4 JUNE 1971, Page 12

PERSONAL COLUMN

A trip with the dictionary

ANTHONY LEJEUNE

Just as hallucinogenic drugs, though not chemically harmful, may nevertheless per- manently damage the minds of addicts who persistently use and rely on them, so there is an even more insidious drug which is de- bilitating the minds of many young people and some of their sycophantic elders today. Like other forms of drug addiction, its use is contagious and currently fashionable, among people intelligent enough, and well enough educated, to know better.

They are addicted to what may be called a hallucinogenic vocabulary; to words and phrases which condition not only their speech but—more seriously—the way they think. Habitual use renders the addict al- most incapable of thinking at all.

How serious the effects can be is becoming increasingly evident. This has been brought home to me lately in several disturbing, and indeed saddening, conversations. One of these was on television. We were discussing the attitude of the police towards hippies and drug-takers with a certain young woman well known for her work among denizens of the 'underground'. She accused 'the Estab- lishment' of persecution and said that her organisation proposed to become more militant. But, when she was asked to explain which members of the Establishment (she called them 'straights') were persecuting whom and how, and what she meant by becoming more militant, she proved literally incapable of escaping from her own jargon sufficiently to communicate comprehensibly.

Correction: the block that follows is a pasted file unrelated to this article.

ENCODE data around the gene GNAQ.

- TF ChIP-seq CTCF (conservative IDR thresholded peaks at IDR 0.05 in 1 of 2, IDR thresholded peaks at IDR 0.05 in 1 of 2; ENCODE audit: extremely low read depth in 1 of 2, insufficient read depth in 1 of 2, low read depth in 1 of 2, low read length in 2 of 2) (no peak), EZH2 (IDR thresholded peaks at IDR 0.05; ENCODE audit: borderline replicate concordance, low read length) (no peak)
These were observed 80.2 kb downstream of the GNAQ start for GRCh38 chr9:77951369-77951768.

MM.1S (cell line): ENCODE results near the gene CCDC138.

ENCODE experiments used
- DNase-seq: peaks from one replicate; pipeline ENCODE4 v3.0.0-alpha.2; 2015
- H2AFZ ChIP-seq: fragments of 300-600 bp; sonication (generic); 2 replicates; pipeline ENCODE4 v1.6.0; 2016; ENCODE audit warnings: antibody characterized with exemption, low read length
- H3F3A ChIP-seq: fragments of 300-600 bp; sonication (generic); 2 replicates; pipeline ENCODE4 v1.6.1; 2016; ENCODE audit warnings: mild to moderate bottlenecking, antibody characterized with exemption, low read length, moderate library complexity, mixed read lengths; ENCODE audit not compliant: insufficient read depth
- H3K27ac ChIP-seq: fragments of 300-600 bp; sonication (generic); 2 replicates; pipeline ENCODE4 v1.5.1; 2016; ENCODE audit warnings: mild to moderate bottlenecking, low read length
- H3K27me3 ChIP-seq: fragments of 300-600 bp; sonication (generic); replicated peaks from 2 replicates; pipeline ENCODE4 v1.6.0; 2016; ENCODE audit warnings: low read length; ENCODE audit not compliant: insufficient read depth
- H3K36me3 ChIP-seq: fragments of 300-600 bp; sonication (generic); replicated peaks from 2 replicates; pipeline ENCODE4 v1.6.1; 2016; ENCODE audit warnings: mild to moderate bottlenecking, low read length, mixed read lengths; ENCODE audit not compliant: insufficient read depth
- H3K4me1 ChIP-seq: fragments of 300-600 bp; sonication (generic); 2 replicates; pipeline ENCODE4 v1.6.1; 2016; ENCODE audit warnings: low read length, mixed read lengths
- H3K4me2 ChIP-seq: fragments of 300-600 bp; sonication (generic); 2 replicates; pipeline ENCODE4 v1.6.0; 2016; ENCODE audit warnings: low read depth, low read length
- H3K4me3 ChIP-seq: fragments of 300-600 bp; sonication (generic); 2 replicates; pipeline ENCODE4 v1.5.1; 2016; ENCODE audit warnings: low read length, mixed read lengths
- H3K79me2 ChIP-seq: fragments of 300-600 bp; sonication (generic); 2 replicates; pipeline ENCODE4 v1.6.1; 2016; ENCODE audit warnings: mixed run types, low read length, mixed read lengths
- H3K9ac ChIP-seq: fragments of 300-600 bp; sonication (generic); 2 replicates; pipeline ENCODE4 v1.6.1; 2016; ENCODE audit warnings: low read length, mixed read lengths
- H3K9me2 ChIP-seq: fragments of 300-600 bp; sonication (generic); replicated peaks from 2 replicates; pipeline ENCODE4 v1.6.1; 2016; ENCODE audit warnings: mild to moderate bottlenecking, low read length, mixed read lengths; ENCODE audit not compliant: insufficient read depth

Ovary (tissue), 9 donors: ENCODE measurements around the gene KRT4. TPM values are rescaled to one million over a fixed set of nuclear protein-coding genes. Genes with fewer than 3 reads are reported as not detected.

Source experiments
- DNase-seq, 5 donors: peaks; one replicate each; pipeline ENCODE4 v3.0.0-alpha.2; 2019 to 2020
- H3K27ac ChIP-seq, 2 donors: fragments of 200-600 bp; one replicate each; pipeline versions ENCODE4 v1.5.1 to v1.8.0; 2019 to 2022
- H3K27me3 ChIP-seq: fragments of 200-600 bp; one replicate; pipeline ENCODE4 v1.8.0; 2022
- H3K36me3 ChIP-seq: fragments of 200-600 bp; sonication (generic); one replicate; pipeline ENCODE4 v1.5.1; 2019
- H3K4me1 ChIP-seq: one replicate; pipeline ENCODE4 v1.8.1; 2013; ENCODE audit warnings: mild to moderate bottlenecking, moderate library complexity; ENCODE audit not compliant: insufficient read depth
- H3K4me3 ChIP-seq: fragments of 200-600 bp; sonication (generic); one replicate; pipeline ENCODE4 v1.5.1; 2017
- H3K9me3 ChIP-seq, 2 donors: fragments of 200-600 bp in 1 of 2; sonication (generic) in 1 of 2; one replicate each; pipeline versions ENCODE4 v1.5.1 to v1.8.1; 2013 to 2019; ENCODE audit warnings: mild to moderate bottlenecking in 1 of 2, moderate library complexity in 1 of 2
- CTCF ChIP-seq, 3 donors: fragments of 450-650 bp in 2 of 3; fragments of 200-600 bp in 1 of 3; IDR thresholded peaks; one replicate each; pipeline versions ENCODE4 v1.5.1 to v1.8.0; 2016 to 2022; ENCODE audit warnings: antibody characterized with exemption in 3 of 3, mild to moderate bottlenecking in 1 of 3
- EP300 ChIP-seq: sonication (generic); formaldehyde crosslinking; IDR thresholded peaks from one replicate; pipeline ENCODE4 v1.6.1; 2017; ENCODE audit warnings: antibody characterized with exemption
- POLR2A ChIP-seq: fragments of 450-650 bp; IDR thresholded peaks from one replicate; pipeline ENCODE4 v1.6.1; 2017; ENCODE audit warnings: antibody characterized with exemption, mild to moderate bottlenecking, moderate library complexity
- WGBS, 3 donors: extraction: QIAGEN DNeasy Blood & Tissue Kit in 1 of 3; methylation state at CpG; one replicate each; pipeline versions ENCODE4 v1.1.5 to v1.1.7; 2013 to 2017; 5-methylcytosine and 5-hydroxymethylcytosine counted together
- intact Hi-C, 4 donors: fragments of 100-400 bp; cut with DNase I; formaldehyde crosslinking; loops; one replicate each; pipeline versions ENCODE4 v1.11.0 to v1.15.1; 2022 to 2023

Having said, for instance, that young people felt oppressed by the educational system, she proffered as an example that 'the geography books are irrelevant'--and then sat back as though the word 'irrelevant' were self-explanatory. I never did succeed in finding out what she meant, though 1 can guess : but the mere fact that I tried, instead of meekly accepting her jargon, caused some viewers to say afterwards that I had been unkind to her.

A few days later I was talking to an amiable young hippy, and, when I asked him to elucidate what seemed to me a piece of verbal woolliness, he replied, 'That's ration- alism, man.' When 1 pressed him, he simply giggled. The giggle wasn't intended to be rude. It is, as someone explained about the American yippies who broke up David Frost's show last year, a characteristic re- sponse, implying detachment from, and con- tempt for, the conventional modes of debate.

I was rather startled to be called a 'ration- alist', since rationalism in the old sense, the sense in which scientific materialists like H. G. Wells used the word as a rallying-cry against religion, happens to be something I particularly dislike. But if being a ration- alist it to believe in reason, in coherent argu- ment, in the processes of logic, then I'm certainly one. It may not yet be fully appre- ciated that some otherwise intelligent young people today consciously reject these things. Their minds having been weakened, or paralysed, by the insidious drug of their own pseudo-philosophic jargon, they regard the conventions of language and logic, like conventions of behaviour, as something re- strictive, from which to be 'liberated'. 'Down with language', scrawled a French student rebel on the walls of the Sorbonne. Down with clarity and precision. Down with every- thing explicit and therefore frustratingly controvertible.

This deliberate vagueness of expression is both a contributory cause and an effect of these people's general attitude to the world and its rigours. It is part of opting out. It enables the speaker to by-pass his own reasoning faculty (which, if exercised, might produce uncomfortable questions) and that of his hearers (who, if given a chance, might require some uncomfortable answers). Pack- aged clichés make an easy and agreeable form of conversational currency, provided that everybody accepts them.